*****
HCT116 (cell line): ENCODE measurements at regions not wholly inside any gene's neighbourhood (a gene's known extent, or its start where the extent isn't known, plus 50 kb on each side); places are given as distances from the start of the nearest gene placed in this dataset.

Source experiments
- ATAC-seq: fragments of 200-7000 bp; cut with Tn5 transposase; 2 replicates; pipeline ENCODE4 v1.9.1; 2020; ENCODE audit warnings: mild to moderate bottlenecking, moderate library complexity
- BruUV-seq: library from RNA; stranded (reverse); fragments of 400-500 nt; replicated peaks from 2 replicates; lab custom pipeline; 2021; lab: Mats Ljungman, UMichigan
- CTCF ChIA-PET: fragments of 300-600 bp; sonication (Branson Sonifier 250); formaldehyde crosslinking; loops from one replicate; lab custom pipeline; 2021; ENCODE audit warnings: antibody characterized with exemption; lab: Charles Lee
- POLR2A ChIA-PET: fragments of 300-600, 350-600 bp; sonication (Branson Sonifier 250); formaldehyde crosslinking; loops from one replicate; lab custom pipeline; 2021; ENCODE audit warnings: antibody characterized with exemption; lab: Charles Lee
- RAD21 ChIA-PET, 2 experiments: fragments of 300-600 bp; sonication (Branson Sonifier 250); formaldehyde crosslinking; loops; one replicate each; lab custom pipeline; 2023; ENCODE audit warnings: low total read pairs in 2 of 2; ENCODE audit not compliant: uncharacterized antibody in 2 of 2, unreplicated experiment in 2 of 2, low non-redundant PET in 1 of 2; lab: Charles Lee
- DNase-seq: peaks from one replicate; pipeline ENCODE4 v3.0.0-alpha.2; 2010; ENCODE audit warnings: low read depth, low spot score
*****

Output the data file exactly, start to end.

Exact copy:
HCT116 (cell line): ENCODE measurements at regions not wholly inside any gene's neighbourhood (a gene's known extent, or its start where the extent isn't known, plus 50 kb on each side); places are given as distances from the start of the nearest gene placed in this dataset.

Source experiments
- ATAC-seq: fragments of 200-7000 bp; cut with Tn5 transposase; 2 replicates; pipeline ENCODE4 v1.9.1; 2020; ENCODE audit warnings: mild to moderate bottlenecking, moderate library complexity
- BruUV-seq: library from RNA; stranded (reverse); fragments of 400-500 nt; replicated peaks from 2 replicates; lab custom pipeline; 2021; lab: Mats Ljungman, UMichigan
- CTCF ChIA-PET: fragments of 300-600 bp; sonication (Branson Sonifier 250); formaldehyde crosslinking; loops from one replicate; lab custom pipeline; 2021; ENCODE audit warnings: antibody characterized with exemption; lab: Charles Lee
- POLR2A ChIA-PET: fragments of 300-600, 350-600 bp; sonication (Branson Sonifier 250); formaldehyde crosslinking; loops from one replicate; lab custom pipeline; 2021; ENCODE audit warnings: antibody characterized with exemption; lab: Charles Lee
- RAD21 ChIA-PET, 2 experiments: fragments of 300-600 bp; sonication (Branson Sonifier 250); formaldehyde crosslinking; loops; one replicate each; lab custom pipeline; 2023; ENCODE audit warnings: low total read pairs in 2 of 2; ENCODE audit not compliant: uncharacterized antibody in 2 of 2, unreplicated experiment in 2 of 2, low non-redundant PET in 1 of 2; lab: Charles Lee
- DNase-seq: peaks from one replicate; pipeline ENCODE4 v3.0.0-alpha.2; 2010; ENCODE audit warnings: low read depth, low spot score